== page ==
A treaty more than 150 years old shields tribal businesses from Washington state's gas tax, the Supreme Court ruled today.
In a case with implications for other tribes and state laws, the high court issued a split opinion siding with tribal gas retailer Cougar Den Inc. over Washington officials.
The Evergreen State and the company have been locked in a dispute for years over whether Cougar Den, run by a member of the Yakama Nation, must pay the state's per-gallon tax on motor fuel delivered from Oregon to the reservation in south-central Washington.
The tax applies to gas that crosses state lines, but the company argued that an 1855 treaty with the tribe prevents the state from restricting tribal members' ability "to travel upon all public highways." Cougar Den ships the fuel on public highways and cannot be taxed for that activity, the company said.
State lawyers countered that the tax is permissible because it applies to Cougar Den's possession, not transportation, of the fuel.
The Supreme Court agreed with the tribal company today, though the five justices on that side split in their reasoning.
"In a word, the treaty negotiations and the United States representatives' statements to the Yakamas would have led the Yakamas to understand that the treaty's protection of the right to travel on the public highways included the right to travel with goods for purposes of trade," Justice Stephen Breyer wrote in an opinion joined by Justices Elena Kagan and Sonia Sotomayor.
"[T]o impose a tax upon traveling with certain goods," they concluded, "burdens that travel. Therefore, our precedents tell us that the tax must be pre-empted."
Justices Neil Gorsuch and Ruth Bader Ginsburg sided with Cougar Den in a slightly narrower opinion that nonetheless stressed the Yakama Nation's rights.
"Really, this case just tells an old and familiar story," Gorsuch wrote. "The State of Washington includes millions of acres that the Yakamas ceded to the United States under significant pressure. In return, the government supplied a handful of modest promises. The State is now dissatisfied with the consequences of one of those promises. It is a new day, and now it wants more.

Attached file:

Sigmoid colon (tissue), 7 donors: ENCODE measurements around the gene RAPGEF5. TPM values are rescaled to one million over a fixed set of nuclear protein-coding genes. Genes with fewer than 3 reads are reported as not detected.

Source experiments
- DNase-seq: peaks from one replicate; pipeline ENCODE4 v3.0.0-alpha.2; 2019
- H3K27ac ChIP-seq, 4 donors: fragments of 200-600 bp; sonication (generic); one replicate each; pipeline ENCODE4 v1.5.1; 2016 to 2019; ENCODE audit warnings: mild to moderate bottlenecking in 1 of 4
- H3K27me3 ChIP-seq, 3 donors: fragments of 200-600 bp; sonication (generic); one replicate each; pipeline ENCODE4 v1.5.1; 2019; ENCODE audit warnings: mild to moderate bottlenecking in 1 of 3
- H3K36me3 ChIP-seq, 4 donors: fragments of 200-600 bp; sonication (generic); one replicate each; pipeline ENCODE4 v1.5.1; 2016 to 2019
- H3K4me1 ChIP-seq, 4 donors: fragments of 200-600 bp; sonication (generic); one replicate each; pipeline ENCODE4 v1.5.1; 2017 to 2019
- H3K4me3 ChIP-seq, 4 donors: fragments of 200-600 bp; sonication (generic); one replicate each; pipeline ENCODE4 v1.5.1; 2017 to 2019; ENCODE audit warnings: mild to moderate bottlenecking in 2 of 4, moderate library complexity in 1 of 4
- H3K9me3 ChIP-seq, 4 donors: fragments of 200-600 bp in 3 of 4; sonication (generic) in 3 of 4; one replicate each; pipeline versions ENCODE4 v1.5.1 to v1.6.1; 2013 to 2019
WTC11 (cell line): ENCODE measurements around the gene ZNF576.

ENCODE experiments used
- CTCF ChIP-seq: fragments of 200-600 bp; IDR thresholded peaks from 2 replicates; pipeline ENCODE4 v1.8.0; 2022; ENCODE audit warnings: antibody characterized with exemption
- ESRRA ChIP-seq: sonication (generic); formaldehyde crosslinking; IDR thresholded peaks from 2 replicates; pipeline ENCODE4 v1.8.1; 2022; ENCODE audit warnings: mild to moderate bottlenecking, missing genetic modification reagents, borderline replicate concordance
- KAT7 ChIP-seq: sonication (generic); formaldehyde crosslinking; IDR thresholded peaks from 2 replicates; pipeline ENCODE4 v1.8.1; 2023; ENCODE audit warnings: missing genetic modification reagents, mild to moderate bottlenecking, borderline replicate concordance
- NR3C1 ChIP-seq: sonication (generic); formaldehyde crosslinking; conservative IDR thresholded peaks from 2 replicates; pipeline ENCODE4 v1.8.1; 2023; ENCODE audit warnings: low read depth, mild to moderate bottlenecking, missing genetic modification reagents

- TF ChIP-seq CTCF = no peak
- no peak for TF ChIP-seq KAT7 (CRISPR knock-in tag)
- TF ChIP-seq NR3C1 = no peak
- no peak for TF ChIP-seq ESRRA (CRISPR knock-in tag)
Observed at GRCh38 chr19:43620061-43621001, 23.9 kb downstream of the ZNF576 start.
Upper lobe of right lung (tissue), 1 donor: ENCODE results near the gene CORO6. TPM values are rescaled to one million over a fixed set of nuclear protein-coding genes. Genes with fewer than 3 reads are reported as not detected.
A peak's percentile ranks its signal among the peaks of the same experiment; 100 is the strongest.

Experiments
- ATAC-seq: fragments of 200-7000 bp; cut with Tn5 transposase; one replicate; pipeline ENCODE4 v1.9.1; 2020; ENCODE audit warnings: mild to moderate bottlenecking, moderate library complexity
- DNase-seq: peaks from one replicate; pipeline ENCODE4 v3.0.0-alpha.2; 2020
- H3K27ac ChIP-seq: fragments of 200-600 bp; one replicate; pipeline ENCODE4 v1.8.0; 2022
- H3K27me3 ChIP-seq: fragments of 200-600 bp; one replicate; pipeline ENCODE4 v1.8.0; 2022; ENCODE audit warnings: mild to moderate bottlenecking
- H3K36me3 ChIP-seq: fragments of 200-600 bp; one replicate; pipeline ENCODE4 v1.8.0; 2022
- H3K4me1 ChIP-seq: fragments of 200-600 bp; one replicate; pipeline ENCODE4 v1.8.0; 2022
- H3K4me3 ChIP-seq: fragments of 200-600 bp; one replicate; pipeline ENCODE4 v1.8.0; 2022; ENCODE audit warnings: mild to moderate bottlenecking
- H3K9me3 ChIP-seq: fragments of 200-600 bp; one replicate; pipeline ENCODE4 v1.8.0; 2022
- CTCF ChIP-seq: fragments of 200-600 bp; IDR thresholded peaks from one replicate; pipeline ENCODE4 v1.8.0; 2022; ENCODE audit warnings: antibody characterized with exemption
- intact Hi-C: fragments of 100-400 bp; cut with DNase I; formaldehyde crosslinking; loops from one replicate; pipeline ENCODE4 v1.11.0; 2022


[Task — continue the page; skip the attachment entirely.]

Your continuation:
"But today and to its credit, the Court holds the parties to the terms of their deal," he added. "It is the least we can do."
Some justices' skepticism of Washington's tax was on display during oral argument in October. Kagan remarked, for example, that from the tribe's perspective, "this tax is burdening exactly what they bargained to get" (Greenwire, Oct. 30, 2018).
Dissent and broader impacts
In the dissent, Chief Justice John Roberts said the other justices interpreted the application of the treaty too broadly.
"Under our precedents, a state law violates a treaty right only if the law imposes liability upon the Yakamas 'for exercising the very right their ancestors intended to reserve,'" he wrote. "Because Washington is taxing Cougar Den for possessing fuel, not for traveling on the highways, the State's method of administering its fuel tax is consistent with the treaty."
Roberts was joined by Justices Clarence Thomas, Samuel Alito and Brett Kavanaugh — all from the court's conservative wing. Gorsuch's alignment with the liberal wing in this case proved pivotal in Cougar Den's victory.
The decision is a win for the tribal company, the Yakama Nation and other tribal advocates, who view the case as a broader statement on respect for tribal treaty rights.
Stokes Lawrence PS attorney Mathew Harrington, who represented Cougar Den in the case, called the decision a landmark protection of the Yakama Nation's treaty rights.
"In this case the State of Washington attacked a Yakama Indian Nation member's rights under the Treaty of 1855," he said in an email. "But the U.S. Supreme Court honored the solemn promises made by the U.S. government before Washington became a state."
Michigan State University law professor Matthew Fletcher, who leads the Indigenous Law and Policy Center, said "it's probably the first time since the '90s that a tribe has won a taxation case."
Washington state officials did not respond to a request for comment, but they've previously argued that Cougar Den's approach amounted to a massive loophole allowing tribal members to duck millions of dollars in taxes.
The Cougar Den case is one of many American Indian law issues on the court's docket this term. In January, the justices heard arguments in Herrera v. Wyoming, a dispute over whether a treaty allows tribal members to hunt on national forestland in Wyoming (Greenwire, Jan. 4).
"If Gorsuch is OK with limited treaty rights for Indian tribes, then that bodes very well for the Herrera opinion," Fletcher said.